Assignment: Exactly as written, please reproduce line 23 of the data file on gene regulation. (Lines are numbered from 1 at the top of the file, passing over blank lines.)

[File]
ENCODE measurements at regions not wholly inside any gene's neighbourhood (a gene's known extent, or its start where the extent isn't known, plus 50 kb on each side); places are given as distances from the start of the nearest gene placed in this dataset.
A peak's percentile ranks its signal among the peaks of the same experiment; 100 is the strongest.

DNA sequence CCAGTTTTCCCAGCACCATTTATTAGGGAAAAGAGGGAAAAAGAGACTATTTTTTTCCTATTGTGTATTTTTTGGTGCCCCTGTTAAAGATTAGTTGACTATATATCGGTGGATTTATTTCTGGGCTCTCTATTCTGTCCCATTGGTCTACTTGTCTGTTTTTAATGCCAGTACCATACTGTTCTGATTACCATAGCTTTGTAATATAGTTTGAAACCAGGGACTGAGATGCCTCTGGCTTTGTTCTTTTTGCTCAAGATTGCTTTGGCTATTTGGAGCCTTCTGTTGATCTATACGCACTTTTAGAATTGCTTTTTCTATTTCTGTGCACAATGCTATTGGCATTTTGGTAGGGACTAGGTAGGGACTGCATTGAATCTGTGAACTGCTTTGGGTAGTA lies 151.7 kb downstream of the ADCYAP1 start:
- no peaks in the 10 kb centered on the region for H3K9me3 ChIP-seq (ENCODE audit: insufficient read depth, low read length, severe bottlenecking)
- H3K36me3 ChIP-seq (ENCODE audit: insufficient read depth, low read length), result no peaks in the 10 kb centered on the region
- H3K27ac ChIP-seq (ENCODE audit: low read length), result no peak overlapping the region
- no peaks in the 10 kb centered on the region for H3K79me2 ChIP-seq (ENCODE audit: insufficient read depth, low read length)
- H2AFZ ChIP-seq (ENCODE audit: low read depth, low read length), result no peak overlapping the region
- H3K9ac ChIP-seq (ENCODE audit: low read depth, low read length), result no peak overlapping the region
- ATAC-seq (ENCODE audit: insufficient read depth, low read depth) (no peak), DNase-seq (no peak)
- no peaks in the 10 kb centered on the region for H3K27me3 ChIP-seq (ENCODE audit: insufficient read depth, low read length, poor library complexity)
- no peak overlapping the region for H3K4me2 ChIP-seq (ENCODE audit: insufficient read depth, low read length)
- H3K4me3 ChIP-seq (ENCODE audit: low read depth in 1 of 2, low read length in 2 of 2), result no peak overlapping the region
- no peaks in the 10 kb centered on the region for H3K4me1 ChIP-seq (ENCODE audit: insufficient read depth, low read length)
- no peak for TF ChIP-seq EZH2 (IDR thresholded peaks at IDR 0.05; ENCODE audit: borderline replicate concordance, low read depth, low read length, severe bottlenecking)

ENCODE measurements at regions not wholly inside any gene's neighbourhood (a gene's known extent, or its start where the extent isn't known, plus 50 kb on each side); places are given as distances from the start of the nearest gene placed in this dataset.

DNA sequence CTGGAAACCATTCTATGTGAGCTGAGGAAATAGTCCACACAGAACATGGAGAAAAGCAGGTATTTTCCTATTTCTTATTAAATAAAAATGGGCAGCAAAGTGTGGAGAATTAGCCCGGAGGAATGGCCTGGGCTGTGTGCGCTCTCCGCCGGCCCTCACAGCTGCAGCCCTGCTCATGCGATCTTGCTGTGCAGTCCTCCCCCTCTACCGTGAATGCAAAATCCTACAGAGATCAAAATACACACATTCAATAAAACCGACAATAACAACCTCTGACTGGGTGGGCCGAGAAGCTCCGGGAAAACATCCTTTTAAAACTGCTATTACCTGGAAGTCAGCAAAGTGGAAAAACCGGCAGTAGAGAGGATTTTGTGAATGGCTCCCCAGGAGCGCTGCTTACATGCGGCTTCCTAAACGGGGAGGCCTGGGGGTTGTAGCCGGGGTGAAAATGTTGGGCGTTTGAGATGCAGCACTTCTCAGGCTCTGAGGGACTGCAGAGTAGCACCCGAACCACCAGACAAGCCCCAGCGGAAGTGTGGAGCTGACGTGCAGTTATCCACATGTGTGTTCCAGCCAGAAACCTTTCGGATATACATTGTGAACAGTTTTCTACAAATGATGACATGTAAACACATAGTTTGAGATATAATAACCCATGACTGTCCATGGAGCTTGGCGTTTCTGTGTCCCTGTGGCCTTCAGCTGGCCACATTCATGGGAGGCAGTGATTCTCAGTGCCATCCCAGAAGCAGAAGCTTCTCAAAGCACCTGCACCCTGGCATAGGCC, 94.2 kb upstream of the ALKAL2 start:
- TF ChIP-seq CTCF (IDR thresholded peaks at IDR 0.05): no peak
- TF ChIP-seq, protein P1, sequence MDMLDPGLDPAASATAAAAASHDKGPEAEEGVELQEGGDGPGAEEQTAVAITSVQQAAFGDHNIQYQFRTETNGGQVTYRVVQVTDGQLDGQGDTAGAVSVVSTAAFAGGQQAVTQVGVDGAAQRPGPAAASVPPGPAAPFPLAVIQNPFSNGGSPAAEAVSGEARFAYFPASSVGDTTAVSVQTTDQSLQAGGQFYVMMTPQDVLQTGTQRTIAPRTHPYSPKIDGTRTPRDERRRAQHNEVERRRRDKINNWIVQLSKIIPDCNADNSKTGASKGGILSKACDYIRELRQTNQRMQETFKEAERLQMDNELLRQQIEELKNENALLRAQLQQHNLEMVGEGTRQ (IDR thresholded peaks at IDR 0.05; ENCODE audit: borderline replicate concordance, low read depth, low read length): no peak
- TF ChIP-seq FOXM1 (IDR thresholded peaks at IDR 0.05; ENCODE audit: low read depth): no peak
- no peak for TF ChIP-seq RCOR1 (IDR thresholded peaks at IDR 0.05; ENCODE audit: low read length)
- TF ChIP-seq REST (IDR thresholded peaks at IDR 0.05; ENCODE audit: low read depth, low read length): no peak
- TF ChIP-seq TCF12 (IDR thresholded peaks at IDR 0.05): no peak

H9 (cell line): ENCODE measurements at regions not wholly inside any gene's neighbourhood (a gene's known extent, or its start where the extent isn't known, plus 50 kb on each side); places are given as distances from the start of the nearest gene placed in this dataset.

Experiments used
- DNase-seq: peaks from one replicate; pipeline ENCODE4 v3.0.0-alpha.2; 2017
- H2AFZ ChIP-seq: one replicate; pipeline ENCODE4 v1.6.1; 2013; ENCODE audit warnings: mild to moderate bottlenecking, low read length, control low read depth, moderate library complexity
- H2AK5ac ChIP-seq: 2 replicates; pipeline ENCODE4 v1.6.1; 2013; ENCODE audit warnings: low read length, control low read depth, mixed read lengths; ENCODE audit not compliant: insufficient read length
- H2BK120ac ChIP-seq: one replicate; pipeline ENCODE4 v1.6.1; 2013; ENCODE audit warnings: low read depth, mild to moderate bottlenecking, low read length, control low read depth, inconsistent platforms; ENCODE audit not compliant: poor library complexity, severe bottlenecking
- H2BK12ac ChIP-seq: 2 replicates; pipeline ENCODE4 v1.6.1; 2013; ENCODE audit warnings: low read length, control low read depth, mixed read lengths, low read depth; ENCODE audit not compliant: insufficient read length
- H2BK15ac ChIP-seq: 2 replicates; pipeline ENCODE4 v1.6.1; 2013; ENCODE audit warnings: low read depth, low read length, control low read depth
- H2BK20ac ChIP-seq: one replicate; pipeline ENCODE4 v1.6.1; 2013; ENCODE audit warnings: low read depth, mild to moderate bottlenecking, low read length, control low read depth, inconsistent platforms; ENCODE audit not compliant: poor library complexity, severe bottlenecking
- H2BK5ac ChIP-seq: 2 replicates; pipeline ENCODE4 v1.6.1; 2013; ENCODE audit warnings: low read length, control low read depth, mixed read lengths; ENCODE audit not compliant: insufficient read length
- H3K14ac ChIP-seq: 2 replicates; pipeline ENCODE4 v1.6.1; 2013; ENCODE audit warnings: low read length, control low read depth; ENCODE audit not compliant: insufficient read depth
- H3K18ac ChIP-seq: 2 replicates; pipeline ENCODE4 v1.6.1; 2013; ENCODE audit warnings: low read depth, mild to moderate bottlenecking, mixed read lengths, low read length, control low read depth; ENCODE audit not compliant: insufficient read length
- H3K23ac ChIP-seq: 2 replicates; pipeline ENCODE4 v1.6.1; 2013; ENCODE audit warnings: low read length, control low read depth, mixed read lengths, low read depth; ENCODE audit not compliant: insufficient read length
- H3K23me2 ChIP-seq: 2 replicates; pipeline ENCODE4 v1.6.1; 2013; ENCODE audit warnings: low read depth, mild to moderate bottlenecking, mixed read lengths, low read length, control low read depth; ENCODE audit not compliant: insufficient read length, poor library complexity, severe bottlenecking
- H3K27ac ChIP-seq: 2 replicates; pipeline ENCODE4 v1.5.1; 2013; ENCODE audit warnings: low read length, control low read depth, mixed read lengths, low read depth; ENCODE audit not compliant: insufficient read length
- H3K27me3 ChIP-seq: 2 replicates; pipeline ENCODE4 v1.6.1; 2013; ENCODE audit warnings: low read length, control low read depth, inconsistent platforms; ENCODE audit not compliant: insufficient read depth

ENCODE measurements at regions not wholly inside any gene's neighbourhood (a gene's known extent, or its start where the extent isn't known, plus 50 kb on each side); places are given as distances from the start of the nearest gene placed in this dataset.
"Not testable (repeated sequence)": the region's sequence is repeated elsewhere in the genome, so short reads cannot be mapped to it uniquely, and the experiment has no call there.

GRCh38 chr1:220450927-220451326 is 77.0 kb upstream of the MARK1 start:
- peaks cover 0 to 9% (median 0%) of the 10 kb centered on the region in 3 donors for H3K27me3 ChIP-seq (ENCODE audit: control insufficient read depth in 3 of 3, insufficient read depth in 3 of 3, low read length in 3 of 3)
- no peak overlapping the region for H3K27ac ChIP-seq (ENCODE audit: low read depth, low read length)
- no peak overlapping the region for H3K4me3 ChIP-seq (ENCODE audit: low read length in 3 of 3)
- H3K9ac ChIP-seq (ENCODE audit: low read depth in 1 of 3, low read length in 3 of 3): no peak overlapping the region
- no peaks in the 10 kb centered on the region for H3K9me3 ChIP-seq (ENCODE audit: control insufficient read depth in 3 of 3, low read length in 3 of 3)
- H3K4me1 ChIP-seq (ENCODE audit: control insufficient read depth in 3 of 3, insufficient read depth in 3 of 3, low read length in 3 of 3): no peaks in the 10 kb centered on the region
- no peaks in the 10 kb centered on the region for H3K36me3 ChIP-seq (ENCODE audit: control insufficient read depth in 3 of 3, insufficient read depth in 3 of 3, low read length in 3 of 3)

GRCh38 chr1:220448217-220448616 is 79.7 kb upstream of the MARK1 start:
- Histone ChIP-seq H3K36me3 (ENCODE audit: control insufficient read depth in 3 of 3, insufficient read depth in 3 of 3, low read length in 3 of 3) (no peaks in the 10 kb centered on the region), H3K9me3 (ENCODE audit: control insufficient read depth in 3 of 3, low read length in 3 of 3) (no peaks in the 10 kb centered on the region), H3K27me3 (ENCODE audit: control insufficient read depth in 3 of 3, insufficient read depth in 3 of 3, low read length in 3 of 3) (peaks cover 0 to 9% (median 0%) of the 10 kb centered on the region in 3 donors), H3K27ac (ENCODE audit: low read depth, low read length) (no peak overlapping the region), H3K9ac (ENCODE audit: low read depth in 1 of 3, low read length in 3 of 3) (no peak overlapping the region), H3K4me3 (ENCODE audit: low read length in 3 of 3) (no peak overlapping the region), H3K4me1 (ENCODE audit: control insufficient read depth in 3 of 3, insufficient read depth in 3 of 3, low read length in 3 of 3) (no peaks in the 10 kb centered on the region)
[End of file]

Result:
- TF ChIP-seq TCF12 (IDR thresholded peaks at IDR 0.05): no peak